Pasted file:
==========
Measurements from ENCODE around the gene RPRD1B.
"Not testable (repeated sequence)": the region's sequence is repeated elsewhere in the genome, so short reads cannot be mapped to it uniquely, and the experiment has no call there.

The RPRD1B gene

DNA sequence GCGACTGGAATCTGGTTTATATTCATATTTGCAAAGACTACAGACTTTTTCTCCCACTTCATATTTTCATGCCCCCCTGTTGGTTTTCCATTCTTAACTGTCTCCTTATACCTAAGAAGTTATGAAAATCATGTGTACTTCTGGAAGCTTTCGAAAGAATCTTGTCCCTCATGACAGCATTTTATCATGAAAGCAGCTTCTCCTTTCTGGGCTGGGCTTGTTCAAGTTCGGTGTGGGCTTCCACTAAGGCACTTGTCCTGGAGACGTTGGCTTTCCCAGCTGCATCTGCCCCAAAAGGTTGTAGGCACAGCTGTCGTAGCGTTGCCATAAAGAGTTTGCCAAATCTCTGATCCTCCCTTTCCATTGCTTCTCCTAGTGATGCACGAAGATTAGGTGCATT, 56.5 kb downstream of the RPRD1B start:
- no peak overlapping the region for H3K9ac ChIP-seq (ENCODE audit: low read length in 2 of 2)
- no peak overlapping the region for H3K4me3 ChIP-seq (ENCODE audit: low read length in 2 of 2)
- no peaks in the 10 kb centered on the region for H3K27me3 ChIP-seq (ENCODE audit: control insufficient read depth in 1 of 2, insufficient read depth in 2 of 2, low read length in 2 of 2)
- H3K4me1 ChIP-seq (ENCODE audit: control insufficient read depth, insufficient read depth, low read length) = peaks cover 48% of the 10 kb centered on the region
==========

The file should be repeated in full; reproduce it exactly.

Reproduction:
Measurements from ENCODE around the gene RPRD1B.
"Not testable (repeated sequence)": the region's sequence is repeated elsewhere in the genome, so short reads cannot be mapped to it uniquely, and the experiment has no call there.

The RPRD1B gene

DNA sequence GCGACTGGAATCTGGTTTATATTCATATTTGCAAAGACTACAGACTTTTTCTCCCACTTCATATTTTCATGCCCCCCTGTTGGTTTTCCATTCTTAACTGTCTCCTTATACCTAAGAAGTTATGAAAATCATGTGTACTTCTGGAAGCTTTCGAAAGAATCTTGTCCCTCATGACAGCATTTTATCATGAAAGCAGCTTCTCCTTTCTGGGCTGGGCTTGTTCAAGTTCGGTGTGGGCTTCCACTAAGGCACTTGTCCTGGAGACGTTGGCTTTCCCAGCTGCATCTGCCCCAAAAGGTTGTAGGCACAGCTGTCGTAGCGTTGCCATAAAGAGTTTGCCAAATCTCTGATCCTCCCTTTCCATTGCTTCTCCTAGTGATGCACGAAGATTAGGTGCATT, 56.5 kb downstream of the RPRD1B start:
- no peak overlapping the region for H3K9ac ChIP-seq (ENCODE audit: low read length in 2 of 2)
- no peak overlapping the region for H3K4me3 ChIP-seq (ENCODE audit: low read length in 2 of 2)
- no peaks in the 10 kb centered on the region for H3K27me3 ChIP-seq (ENCODE audit: control insufficient read depth in 1 of 2, insufficient read depth in 2 of 2, low read length in 2 of 2)
- H3K4me1 ChIP-seq (ENCODE audit: control insufficient read depth, insufficient read depth, low read length) = peaks cover 48% of the 10 kb centered on the region